Jacob Evans returning to OU after injuries cut pro baseball dream short.
This is the fourth in a series featuring 2019 Broken Arrow Athletic Hall of Fame Inductees
A month or so before the Broken Arrow Athletic Hall of Fame induction ceremony Jacob Evans will again venture from his hometown to the University of Oklahoma. This time with a different set of career goals, although still in the same field – maybe that should be same field of play – for which he has a passion.
In 2012, the 18-year-old BAHS graduate enrolled as scholarship baseball player at OU.
“Every college kid wants to play professional baseball,” said Evans, who was no different than those who came before him and who will come after.
Shortly after his junior year with the Sooners, Evans was drafted in the sixth round by the St. Louis Cardinals in 2015. He made it as high as the Class AA Springfield Cardinals.
“Putting in all the hard work and stuff, this is kind of what you dream of,” Evans said. “That was my favorite team, so that made it even more special.”
Because of reoccurring back injuries, that dream has ended.
Evans returns to OU to complete his sports management degree and plans to continue to grad school. He will be a “student coach” for the 2020 baseball season, and eyes being a graduate assistant as he finishes up that degree. The next step is coaching.
“Having the experience and knowledge of what you have to go through to get to those upper levels will help me be a good coach,” Evans said. “When you get to professional baseball, it’s all a mind game, because there’s so much video and analytical numbers and information on what guy’s tendencies are. If you are able to move a guy’s feet, that is when you become a complete pitcher.
“To give those kids that knowledge then I think I could give whomever I coach an advantage as to what it takes to pitch at the professional level.”
Evans hit a “bump in the road” in 2018 and was released by the Cardinals. Injuries had a part to do with that, as his ERA hit a professional high of 5.06 compared to just 2.55 with Springfield the season before.
He and his wife, Lauren (also a 2012 BA graduate), agreed that it was time to change the career path.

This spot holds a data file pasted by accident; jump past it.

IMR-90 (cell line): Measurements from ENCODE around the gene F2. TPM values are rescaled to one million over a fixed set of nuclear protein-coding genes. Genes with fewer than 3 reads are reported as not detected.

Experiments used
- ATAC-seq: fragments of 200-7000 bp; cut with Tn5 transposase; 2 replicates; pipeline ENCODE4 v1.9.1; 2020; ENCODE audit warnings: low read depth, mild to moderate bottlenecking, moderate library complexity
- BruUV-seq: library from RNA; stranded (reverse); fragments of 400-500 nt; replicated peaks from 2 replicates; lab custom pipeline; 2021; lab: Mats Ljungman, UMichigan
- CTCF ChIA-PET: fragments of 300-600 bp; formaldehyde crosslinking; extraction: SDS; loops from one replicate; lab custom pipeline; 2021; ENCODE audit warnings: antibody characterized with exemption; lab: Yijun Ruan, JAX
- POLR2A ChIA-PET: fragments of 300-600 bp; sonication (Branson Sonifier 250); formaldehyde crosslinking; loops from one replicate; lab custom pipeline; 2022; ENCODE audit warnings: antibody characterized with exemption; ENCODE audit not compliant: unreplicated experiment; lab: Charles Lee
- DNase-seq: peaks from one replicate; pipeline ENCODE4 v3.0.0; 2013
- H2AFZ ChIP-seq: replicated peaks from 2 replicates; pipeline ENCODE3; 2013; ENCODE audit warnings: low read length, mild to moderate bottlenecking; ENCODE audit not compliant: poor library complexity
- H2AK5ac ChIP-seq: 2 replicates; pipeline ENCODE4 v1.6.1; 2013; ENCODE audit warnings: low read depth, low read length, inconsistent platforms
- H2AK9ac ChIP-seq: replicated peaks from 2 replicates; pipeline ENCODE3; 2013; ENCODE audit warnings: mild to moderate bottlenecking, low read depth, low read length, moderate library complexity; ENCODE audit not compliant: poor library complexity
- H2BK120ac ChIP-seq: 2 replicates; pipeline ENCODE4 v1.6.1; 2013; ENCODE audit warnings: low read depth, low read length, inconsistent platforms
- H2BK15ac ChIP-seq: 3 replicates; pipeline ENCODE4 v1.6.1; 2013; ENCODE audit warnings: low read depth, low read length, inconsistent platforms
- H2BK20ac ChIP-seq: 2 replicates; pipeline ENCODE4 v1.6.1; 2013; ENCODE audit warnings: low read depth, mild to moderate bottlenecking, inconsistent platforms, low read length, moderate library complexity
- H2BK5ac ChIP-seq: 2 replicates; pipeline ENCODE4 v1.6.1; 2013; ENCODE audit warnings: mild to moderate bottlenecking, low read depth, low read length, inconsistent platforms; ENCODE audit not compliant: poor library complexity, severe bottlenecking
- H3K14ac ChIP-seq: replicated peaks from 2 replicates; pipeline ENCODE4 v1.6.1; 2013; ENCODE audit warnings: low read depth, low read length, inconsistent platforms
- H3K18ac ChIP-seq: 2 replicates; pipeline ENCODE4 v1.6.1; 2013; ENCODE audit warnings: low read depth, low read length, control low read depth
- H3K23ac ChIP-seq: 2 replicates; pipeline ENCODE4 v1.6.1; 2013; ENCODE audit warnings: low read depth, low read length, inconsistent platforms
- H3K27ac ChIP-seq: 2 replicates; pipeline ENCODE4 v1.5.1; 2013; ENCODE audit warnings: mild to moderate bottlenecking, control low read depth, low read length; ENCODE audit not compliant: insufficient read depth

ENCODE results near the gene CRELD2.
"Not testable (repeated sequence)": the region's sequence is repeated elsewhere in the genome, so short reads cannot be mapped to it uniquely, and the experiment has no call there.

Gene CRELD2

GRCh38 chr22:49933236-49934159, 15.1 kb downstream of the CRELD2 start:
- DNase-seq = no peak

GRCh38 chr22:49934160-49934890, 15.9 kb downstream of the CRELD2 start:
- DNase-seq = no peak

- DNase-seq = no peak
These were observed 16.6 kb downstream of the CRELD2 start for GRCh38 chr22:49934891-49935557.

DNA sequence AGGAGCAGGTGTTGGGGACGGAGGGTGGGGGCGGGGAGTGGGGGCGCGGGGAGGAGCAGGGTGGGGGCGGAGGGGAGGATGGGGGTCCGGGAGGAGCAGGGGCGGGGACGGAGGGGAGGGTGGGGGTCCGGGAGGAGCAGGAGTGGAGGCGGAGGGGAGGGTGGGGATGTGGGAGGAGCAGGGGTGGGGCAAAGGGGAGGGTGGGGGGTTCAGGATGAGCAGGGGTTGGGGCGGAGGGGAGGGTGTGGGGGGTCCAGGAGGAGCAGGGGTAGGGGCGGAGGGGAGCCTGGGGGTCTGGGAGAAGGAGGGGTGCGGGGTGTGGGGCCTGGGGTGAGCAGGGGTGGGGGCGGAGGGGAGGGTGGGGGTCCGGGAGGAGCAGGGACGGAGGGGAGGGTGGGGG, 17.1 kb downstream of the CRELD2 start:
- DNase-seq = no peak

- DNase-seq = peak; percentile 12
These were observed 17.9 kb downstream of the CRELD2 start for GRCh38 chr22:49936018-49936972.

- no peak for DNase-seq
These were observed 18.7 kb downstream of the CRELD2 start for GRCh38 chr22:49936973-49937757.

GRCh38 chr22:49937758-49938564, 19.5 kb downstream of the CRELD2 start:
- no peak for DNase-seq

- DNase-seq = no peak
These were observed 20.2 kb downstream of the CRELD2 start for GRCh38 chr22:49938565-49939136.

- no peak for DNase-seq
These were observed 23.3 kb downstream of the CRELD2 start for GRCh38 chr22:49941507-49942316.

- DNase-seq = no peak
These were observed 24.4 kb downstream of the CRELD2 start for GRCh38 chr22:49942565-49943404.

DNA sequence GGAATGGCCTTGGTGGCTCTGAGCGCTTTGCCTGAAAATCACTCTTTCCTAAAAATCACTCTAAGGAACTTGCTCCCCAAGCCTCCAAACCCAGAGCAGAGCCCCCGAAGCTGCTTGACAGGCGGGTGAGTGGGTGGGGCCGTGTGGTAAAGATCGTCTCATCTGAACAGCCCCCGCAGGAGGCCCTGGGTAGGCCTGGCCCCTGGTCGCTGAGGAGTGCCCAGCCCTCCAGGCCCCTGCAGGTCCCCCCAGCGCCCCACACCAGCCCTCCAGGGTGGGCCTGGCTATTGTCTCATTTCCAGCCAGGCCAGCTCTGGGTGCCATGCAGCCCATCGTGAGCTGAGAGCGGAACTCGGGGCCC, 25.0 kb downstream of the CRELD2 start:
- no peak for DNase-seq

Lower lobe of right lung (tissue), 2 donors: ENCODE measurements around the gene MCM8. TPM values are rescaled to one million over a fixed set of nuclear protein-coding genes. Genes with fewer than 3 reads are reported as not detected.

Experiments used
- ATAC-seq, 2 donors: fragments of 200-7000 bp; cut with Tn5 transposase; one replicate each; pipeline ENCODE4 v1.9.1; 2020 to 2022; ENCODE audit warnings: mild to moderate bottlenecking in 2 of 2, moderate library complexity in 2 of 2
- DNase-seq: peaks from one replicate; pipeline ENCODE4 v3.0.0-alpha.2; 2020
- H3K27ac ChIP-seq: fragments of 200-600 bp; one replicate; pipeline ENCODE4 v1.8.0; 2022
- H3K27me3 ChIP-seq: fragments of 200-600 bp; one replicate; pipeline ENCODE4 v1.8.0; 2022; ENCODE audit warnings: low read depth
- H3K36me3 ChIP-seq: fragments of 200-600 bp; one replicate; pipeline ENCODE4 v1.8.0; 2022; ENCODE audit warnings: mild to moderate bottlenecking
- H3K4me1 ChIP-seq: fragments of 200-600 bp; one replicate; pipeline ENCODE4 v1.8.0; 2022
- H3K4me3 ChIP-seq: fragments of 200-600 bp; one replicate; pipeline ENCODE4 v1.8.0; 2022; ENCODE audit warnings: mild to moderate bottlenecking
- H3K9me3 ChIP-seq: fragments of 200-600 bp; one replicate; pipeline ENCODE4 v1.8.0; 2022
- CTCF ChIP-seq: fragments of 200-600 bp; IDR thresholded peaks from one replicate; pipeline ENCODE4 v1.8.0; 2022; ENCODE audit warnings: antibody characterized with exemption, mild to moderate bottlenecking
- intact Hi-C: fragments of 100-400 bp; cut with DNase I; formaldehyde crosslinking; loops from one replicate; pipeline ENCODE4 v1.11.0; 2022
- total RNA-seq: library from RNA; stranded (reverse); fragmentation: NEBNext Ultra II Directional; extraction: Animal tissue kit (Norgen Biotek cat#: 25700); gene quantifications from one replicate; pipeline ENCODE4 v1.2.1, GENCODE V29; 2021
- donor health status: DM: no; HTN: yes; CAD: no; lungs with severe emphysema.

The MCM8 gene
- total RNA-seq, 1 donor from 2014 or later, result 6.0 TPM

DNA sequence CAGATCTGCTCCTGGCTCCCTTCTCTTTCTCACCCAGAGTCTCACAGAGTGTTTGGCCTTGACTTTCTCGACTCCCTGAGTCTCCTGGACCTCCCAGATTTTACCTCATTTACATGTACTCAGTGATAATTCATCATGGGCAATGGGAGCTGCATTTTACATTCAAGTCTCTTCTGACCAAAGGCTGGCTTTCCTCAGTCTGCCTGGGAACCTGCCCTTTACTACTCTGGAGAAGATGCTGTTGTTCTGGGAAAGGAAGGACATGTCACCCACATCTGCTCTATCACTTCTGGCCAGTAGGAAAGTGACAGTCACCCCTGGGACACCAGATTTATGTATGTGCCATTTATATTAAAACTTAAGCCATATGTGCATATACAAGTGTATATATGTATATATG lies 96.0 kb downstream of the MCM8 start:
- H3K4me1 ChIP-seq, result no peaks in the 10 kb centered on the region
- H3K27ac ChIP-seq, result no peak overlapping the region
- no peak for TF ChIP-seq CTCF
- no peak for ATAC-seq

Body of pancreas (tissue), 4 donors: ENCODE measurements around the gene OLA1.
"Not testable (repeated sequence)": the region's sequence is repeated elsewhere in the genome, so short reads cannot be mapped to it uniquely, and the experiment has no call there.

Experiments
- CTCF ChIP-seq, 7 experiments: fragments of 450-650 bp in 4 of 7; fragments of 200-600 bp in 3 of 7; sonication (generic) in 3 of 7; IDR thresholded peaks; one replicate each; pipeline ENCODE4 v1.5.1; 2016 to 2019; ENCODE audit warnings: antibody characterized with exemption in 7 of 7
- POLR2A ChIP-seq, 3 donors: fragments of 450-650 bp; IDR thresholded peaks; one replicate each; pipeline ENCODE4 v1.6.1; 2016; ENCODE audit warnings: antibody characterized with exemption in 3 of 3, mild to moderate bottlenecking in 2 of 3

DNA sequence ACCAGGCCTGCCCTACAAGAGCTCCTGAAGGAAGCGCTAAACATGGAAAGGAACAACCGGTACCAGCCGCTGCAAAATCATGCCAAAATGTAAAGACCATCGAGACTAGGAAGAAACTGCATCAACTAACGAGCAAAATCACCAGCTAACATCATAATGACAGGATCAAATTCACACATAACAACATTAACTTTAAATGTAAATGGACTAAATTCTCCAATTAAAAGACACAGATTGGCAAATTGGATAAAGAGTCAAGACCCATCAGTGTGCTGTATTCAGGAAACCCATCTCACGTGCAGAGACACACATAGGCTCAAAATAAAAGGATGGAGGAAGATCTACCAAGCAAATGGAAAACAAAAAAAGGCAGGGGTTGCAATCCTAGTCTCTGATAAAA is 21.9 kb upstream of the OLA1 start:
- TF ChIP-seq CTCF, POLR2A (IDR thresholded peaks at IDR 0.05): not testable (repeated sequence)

Though, his playing days may be behind him, Evan’s memories of playing for the 2011 High School National Championship team – according to Max Preps and Collegiate Baseball – are still fresh. Evans was a junior on the 36-2 team that eventually saw six players drafted into pro baseball.
“Being able to play with that group of guys gave me the confidence going into my senior year that I could be the guy,” said Evans, who played first base as a junior and then became the Tigers No. 1 starter his senior year.
“I really didn’t think I was that good of a first basemen. But, for some reason that year I made every single play. That was pretty crazy.”
Evans offensive and pitching numbers, as well his list of awards his senior year, could be considered “crazy.” He hit .430 with six home runs and 41 RBIs. On the mound, he went 10-0 with a 1.83 ERA and struck out 103 batters while walking just 10. His honors included the Jim Thorpe Player of the Year, Fergie Jenkins Award, All-Metro Pitcher of the Year, Frontier Valley Conference Player of the Year, ESPN High School All-State, Northeastern Oklahoma Baseball Coaches Association Player of the Year and Louisville Slugger All-American.
It’s no wonder Sooner coaches saw him as a two-way player. Though he had a walk-off extra inning home run against the University of Kansas, a game in which he also was the winning pitcher, it was on the mound, in relief, where Evans made his mark for Sooners.
As a freshman, Evans finished the season with a team-high nine saves and a 7-2 record. He appeared in 30 games, pitching 52.1 innings and registering a 2.06 ERA. For his Sooner career, Evans became only the third OU pitcher to finish his career with 15 or more wins and saves. He was 16-8 and notched 17 saves.
Soon, he’ll be back at OU. Though not closing games for the Sooners, Evans will begin the process of earning a college degree, with grad school in mind, and closing in on a second career in baseball.